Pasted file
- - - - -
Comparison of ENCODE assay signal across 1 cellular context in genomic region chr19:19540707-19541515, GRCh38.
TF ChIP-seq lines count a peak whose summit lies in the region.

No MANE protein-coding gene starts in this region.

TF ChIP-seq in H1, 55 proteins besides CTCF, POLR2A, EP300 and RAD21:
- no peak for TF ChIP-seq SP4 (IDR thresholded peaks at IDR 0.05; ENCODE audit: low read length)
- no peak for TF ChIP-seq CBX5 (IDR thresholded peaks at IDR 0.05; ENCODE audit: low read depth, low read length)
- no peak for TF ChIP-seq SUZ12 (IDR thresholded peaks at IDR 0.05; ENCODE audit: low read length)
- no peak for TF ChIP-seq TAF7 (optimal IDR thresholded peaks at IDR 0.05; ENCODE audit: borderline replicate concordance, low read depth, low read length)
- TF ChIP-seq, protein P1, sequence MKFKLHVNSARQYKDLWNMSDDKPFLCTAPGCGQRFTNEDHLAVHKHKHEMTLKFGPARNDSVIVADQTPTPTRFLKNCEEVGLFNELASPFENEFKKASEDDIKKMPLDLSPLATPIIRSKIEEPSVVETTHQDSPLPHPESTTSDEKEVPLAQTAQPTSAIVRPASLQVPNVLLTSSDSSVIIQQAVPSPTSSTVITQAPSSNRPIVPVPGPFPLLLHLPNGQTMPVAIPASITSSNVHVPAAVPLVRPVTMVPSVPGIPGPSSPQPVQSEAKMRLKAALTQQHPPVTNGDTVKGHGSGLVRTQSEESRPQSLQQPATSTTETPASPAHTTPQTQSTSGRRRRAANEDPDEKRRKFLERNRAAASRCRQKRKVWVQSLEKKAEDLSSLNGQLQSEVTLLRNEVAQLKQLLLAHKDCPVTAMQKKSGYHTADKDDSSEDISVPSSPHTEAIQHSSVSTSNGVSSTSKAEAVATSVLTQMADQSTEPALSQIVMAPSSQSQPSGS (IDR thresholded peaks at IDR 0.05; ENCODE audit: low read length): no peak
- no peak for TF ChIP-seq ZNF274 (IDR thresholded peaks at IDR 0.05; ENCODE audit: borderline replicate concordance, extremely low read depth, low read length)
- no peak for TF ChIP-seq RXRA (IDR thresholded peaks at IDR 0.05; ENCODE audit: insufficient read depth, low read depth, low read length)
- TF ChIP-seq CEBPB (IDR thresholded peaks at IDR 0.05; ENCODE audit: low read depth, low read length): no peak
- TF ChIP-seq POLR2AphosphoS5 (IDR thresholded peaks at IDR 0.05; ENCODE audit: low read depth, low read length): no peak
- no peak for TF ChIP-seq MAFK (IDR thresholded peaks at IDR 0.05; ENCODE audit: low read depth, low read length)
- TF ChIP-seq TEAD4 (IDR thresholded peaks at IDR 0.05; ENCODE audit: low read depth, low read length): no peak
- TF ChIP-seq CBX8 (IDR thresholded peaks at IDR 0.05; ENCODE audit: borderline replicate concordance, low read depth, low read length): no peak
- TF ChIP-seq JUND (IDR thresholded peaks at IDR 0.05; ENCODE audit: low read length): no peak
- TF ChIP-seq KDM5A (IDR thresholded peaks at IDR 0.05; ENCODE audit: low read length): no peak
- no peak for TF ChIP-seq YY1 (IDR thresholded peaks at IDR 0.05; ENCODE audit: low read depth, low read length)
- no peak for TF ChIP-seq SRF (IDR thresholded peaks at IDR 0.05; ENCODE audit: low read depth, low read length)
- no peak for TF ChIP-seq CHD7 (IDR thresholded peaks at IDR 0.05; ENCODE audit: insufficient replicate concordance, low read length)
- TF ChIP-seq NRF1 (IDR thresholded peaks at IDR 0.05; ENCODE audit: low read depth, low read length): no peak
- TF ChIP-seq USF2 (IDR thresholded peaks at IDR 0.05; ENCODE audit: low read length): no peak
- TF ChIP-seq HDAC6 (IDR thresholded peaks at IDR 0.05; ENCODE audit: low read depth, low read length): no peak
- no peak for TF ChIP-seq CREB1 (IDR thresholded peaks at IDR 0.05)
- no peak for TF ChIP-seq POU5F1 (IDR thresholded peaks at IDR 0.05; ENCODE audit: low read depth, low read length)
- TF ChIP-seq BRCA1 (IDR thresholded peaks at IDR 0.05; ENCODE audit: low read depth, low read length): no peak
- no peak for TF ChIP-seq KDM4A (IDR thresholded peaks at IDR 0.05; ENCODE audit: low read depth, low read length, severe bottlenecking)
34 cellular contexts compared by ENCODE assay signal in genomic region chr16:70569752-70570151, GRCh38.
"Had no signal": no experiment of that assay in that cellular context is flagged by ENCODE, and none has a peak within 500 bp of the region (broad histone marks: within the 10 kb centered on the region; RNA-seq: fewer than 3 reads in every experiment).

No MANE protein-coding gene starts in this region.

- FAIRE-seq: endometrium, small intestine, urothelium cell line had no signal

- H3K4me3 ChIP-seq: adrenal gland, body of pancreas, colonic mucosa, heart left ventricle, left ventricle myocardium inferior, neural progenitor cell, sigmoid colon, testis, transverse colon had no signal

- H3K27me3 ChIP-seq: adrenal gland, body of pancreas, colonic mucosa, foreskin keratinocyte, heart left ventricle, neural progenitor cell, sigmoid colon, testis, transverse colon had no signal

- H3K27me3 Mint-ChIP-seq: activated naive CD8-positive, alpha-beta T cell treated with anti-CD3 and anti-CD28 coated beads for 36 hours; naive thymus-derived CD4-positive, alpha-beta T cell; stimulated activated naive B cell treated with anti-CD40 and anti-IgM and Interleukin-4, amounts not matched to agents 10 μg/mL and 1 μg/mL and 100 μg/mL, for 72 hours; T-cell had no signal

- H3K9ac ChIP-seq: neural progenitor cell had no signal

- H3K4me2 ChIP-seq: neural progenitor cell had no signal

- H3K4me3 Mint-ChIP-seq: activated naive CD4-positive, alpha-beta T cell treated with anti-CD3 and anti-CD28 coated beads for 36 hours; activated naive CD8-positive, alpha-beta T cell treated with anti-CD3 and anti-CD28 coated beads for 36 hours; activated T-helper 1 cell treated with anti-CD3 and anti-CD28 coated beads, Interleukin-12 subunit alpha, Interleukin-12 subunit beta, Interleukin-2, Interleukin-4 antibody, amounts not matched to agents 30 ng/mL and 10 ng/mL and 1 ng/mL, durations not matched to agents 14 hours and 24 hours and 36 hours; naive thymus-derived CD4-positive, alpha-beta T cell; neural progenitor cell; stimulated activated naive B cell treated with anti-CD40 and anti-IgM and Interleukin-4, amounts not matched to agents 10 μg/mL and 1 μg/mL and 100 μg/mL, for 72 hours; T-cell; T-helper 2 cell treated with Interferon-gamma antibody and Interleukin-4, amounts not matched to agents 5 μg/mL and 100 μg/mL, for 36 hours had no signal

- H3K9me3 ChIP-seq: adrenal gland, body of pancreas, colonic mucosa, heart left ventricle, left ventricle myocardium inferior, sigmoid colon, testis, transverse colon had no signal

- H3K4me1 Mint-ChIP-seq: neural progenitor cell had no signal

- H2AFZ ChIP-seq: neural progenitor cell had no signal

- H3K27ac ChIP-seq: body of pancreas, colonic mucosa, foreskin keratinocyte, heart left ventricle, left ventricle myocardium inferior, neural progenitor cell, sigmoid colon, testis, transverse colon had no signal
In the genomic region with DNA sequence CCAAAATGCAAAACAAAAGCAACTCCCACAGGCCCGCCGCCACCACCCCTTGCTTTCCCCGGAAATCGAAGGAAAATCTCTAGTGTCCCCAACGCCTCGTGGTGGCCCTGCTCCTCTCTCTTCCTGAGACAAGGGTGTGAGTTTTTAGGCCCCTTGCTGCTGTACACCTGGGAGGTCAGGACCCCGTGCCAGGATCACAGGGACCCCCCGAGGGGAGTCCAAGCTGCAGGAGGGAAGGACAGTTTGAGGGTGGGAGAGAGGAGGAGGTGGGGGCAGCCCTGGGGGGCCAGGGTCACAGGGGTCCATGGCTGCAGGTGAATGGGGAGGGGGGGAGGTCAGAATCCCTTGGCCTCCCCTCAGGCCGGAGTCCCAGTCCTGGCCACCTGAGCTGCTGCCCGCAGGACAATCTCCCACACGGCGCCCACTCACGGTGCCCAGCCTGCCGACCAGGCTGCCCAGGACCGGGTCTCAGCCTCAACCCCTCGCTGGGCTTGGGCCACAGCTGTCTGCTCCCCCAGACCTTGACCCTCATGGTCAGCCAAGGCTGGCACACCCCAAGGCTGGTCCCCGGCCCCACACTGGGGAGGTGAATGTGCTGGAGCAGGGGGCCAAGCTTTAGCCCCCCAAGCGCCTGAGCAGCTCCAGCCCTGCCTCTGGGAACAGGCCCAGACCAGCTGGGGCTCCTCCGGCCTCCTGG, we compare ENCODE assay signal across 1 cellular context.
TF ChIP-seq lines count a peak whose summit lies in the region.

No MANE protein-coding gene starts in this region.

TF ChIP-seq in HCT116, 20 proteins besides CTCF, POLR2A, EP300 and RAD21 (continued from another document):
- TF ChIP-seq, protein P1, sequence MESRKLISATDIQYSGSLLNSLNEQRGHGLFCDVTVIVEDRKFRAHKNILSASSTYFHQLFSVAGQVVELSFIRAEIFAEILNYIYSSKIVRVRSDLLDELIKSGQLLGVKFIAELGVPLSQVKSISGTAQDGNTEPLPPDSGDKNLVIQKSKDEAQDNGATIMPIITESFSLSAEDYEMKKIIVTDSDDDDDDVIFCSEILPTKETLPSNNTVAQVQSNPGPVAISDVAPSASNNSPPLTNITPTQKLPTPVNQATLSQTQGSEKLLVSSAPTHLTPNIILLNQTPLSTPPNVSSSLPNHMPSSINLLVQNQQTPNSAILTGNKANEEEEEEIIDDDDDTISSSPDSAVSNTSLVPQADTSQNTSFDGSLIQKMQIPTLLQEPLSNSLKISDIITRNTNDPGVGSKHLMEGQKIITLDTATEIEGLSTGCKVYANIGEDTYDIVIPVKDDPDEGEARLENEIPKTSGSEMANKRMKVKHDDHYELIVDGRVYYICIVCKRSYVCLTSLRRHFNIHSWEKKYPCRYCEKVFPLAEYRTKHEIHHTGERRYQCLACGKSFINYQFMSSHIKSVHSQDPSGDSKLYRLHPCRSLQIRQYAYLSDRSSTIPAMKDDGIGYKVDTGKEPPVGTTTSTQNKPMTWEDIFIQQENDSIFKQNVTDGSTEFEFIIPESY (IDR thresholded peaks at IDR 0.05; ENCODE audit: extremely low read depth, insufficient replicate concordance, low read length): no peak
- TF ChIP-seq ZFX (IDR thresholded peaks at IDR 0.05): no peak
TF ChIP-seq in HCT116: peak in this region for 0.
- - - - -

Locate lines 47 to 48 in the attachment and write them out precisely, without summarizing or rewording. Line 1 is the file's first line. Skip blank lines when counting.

- TF ChIP-seq, protein P1, sequence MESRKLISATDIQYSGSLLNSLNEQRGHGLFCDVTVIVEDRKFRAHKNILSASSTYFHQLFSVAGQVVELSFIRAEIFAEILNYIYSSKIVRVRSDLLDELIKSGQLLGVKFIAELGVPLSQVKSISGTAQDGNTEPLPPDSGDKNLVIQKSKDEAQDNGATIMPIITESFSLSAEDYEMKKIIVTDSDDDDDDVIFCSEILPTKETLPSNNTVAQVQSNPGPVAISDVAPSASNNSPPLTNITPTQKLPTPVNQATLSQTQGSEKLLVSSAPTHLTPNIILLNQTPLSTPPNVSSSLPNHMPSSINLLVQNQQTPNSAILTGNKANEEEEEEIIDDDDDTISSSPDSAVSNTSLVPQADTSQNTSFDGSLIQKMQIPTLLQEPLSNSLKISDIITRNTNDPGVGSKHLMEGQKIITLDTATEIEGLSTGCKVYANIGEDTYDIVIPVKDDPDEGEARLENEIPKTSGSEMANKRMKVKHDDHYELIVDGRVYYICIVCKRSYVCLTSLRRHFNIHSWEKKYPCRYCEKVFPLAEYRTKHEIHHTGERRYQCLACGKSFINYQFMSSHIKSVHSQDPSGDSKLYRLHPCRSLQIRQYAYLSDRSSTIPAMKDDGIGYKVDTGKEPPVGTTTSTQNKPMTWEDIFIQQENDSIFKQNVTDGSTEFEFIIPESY (IDR thresholded peaks at IDR 0.05; ENCODE audit: extremely low read depth, insufficient replicate concordance, low read length): no peak
- TF ChIP-seq ZFX (IDR thresholded peaks at IDR 0.05): no peak